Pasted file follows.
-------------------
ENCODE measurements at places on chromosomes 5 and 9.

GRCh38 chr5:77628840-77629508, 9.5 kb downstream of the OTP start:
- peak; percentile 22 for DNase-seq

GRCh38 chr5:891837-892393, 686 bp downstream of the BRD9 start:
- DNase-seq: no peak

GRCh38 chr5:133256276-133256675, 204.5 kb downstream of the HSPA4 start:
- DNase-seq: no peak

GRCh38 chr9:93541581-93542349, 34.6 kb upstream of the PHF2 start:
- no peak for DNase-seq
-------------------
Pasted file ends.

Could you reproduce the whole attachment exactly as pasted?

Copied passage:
ENCODE measurements at places on chromosomes 5 and 9.

GRCh38 chr5:77628840-77629508, 9.5 kb downstream of the OTP start:
- peak; percentile 22 for DNase-seq

GRCh38 chr5:891837-892393, 686 bp downstream of the BRD9 start:
- DNase-seq: no peak

GRCh38 chr5:133256276-133256675, 204.5 kb downstream of the HSPA4 start:
- DNase-seq: no peak

GRCh38 chr9:93541581-93542349, 34.6 kb upstream of the PHF2 start:
- no peak for DNase-seq